WASHINGTON — The lead impeachment manager in the trial of former President Donald J. Trump issued a warning as the proceedings began on Wednesday: not appropriate for young children.
“We do urge parents and teachers to exercise close review of what young people are watching here,” Representative Jamie Raskin, Democrat of Maryland, said before showing video of the “shocking violence, bloodshed and pain” inflicted by the violent mob on Capitol Hill on Jan. 6.
Mr. Raskin’s message was ostensibly for parents watching at home. But the subtext was not lost on those in the Senate chamber, where Mr. Trump was facing an impeachment trial for the second time: House managers who were victims of the attack were speaking to senators who themselves had survived the violent assault. Around them were their staffs who had cowered behind office desks as the mob rampaged through the building. Above them in the balcony, scribbling in notepads, were journalists who were equally traumatized and security officers who had been there to ward off the attackers.
The humming rhythms of Capitol Hill do not easily allow for prolonged moments of reflection, let alone in the aftermath of an insurrection. But the video evidence procured by the impeachment managers turned the nation’s most powerful lawmakers into a captive audience, forcing them to absorb the enormity of the attack and render judgment on whether Mr. Trump deserved blame for what they had witnessed.
“We have to relive it,” said Senator Benjamin L. Cardin, Democrat of Maryland, though he predicted some staff members would most likely avoid watching video of the deadly attack again. “It’s painful. It brings up a very traumatic moment. But it also helps to bring closure, so I think it’s something that we have to go through. But it reminds us just how tragic a day it was.”
The senators watched mostly in silence as the images of the mob played in the chamber, the audio of the rioters’ profane taunts and threats echoing off the walls. As the footage played, some appeared to involuntarily trace the path they took away from the chamber as it became clear how close they had been to the mob.
Among the videos was previously unreleased footage of Officer Eugene Goodman, who has been widely praised as a hero, redirecting Senator Mitt Romney, Republican of Utah, away from the mob; rioters coming within steps of Senator Chuck Schumer of New York, the majority leader; and others beating on the door of an office in which members of Speaker Nancy Pelosi’s staff had barricaded themselves.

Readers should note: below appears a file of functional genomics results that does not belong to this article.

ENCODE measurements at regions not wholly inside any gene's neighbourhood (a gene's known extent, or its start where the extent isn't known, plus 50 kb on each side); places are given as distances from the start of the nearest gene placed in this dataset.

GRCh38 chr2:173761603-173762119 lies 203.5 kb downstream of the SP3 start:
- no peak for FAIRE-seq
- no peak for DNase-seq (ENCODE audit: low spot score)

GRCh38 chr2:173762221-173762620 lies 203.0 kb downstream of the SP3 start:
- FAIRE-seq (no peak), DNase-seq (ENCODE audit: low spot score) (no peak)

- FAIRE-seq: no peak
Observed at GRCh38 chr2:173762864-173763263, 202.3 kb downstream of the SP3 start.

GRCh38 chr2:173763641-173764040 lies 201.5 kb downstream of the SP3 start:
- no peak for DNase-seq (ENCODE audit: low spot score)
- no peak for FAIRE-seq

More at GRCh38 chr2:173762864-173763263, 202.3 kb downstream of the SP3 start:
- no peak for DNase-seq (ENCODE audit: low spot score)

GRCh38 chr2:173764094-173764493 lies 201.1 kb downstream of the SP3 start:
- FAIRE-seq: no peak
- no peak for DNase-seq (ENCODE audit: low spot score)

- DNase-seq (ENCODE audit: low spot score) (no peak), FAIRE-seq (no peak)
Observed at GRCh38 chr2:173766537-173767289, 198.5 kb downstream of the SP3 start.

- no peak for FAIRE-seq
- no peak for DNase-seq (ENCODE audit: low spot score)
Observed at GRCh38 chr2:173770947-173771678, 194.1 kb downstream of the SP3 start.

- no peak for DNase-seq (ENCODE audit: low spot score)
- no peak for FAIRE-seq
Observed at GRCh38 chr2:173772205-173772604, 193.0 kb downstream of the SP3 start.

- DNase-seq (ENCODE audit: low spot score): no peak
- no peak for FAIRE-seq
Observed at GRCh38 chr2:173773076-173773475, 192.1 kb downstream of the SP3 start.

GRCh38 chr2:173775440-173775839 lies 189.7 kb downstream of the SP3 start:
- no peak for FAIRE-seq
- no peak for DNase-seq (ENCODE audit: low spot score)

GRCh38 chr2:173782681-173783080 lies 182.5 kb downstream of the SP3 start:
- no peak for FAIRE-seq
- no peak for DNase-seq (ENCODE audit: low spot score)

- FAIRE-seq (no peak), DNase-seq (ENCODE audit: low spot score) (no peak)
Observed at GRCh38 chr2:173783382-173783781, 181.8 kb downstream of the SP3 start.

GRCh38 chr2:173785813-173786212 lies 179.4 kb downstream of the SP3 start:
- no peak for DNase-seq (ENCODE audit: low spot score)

The Trump Impeachment ›
What You Need to Know
- A trial is being held to decide whether former President Donald J. Trump is guilty of inciting a deadly mob of his supporters when they stormed the Capitol on Jan. 6, violently breaching security measures and sending lawmakers into hiding as they met to certify President Biden’s victory.
- The House voted 232 to 197 to approve a single article of impeachment, accusing Mr. Trump of “inciting violence against the government of the United States” in his quest to overturn the election results. Ten Republicans joined the Democrats in voting to impeach him.
- To convict Mr. Trump, the Senate would need a two-thirds majority to be in agreement. This means at least 17 Republican senators would have to vote with Senate Democrats to convict.
- A conviction seems unlikely. Last month, only five Republicans in the Senate sided with Democrats in beating back a Republican attempt to dismiss the charges because Mr. Trump is no longer in office. Only 27 senators say they are undecided about whether to convict Mr. Trump.
- If the Senate convicts Mr. Trump, finding him guilty of “inciting violence against the government of the United States,” senators could then vote on whether to bar him from holding future office. That vote would only require a simple majority, and if it came down to party lines, Democrats would prevail with Vice President Kamala Harris casting the tiebreaking vote.
- If the Senate does not convict Mr. Trump, the former president could be eligible to run for public office once again. Public opinion surveys show that he remains by far the most popular national figure in the Republican Party.
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